But when you're in a foreign country where you don't speak or read the language, getting around can still be difficult -- especially when you need to speak with someone. Think about that anxiety-inducing time you tried to talk to a taxi driver, or that moment you tried to casually ask a passerby for directions.

To help, we're bringing Google Maps and Google Translate closer together. This month, we’re adding a new translator feature that enables your phone to speak out a place's name and address in the local lingo. Simply tap the new speaker button next to the place name or address, and Google Maps will say it out loud, making your next trip that much simpler. And when you want to have a deeper conversation, Google Maps will quickly link you to the Google Translate app.

Google_SpeakEasy_GIF_191018.gif

This text-to-speech technology automatically detects what language your phone is using to determine which places you might need help translating. For instance, if your phone is set to English and you’re looking at a place of interest in Tokyo, you’ll see the new speaker icon next to the place’s name and address so you can get a real-time translation.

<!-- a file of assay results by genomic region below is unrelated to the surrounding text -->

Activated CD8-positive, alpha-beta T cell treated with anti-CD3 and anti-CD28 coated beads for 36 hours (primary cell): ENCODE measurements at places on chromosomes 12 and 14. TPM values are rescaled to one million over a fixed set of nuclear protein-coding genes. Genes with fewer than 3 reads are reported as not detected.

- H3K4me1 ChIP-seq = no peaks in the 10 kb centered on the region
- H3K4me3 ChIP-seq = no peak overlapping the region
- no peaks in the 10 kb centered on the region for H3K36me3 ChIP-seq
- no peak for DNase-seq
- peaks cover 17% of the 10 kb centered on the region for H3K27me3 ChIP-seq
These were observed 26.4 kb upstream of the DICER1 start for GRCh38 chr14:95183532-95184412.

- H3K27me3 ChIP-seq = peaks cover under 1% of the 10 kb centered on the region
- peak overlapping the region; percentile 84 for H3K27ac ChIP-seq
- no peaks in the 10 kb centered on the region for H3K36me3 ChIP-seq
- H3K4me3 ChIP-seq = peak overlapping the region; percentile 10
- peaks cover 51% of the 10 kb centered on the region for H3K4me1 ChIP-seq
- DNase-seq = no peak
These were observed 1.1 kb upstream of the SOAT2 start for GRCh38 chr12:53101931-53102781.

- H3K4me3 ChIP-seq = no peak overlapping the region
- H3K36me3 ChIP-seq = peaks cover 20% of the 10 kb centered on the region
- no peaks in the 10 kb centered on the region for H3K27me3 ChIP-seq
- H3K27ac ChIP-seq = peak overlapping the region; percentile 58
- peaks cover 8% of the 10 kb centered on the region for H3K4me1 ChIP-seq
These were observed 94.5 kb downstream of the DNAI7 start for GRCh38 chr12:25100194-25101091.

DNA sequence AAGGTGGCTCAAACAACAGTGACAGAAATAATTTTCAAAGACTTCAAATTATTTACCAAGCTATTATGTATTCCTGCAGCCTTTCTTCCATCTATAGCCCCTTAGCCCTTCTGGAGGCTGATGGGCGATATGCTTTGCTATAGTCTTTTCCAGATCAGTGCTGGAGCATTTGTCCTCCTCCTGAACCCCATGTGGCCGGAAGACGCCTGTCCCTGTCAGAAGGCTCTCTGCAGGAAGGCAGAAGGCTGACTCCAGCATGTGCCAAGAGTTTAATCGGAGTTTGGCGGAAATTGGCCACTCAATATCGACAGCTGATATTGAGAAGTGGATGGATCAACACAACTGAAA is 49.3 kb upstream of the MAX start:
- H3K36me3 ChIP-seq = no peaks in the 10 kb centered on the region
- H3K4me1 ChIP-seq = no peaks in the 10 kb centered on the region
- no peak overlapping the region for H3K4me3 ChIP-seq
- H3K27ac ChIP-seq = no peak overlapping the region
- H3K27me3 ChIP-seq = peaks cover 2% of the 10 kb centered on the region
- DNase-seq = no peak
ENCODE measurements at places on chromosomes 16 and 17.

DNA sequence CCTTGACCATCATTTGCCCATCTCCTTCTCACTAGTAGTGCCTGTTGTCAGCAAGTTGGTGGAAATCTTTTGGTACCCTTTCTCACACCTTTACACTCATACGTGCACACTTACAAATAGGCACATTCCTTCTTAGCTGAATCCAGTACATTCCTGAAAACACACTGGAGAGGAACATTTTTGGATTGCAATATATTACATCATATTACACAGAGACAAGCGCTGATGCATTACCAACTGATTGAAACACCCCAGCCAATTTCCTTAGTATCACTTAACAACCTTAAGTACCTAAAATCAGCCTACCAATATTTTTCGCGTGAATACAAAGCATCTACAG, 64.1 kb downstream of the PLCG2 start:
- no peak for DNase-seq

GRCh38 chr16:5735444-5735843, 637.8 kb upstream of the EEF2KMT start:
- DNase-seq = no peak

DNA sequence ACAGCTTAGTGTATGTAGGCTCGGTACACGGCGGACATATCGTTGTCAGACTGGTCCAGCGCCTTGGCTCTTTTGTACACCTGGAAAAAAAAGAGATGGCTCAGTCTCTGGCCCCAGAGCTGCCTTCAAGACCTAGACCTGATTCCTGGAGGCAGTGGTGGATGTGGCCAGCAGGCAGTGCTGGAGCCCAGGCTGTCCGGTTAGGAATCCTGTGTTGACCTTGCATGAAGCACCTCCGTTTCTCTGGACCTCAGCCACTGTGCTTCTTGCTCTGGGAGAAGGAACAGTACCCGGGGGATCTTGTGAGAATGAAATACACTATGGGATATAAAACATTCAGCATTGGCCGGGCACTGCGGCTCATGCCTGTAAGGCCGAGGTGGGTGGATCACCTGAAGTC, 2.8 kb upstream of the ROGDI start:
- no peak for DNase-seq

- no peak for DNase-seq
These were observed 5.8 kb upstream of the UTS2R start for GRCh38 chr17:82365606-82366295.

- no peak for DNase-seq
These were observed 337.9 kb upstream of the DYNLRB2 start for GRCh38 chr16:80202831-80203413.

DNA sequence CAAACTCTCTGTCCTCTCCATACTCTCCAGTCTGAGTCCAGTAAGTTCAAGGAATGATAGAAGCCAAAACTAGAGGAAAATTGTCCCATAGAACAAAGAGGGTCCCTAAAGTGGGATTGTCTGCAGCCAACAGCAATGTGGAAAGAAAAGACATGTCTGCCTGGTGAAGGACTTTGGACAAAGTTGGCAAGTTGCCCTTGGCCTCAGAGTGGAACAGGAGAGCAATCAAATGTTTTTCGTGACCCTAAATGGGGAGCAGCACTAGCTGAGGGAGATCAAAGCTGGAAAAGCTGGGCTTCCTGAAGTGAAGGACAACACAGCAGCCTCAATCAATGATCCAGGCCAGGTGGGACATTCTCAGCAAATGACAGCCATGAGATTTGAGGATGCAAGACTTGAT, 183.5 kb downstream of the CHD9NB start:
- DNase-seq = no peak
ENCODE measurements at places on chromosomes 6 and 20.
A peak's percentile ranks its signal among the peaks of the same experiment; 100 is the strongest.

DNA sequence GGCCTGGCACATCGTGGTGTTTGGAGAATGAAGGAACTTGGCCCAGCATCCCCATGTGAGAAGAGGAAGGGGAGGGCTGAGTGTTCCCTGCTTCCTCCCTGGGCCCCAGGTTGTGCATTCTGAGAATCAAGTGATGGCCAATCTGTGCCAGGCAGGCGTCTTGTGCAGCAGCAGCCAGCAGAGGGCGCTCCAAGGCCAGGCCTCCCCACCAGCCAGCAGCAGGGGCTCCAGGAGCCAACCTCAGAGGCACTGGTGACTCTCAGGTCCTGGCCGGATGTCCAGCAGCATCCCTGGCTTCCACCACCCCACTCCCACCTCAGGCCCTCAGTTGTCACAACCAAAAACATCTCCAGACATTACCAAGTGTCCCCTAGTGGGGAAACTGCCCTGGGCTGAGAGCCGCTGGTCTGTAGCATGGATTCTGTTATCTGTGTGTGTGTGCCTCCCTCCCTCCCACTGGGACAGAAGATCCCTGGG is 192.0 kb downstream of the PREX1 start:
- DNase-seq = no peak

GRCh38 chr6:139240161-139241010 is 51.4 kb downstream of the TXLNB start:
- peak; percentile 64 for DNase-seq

The new feature will be rolling out this month on Android and iOS with support for 50 languages and more on the way. 

Source: Translate


Speak easy while traveling with Google Maps

Google Maps has made travel easier than ever before. You can scout out a neighborhood before booking a hotel, get directions on the go and even see what nearby restaurants the locals recommend thanks to auto-translated reviews.

But when you're in a foreign country where you don't speak or read the language, getting around can still be difficult -- especially when you need to speak with someone. Think about that anxiety-inducing time you tried to talk to a taxi driver, or that moment you tried to casually ask a passerby for directions.

To help, we're bringing Google Maps and Google Translate closer together. This month, we’re adding a new translator feature that enables your phone to speak out a place's name and address in the local lingo. Simply tap the new speaker button next to the place name or address, and Google Maps will say it out loud, making your next trip that much simpler. And when you want to have a deeper conversation, Google Maps will quickly link you to the Google Translate app.

Google_SpeakEasy_GIF_191018.gif

This text-to-speech technology automatically detects what language your phone is using to determine which places you might need help translating. For instance, if your phone is set to English and you’re looking at a place of interest in Tokyo, you’ll see the new speaker icon next to the place’s name and address so you can get a real-time translation. 

The new feature will be rolling out this month on Android and iOS with support for 50 languages and more on the way. 

Source: Translate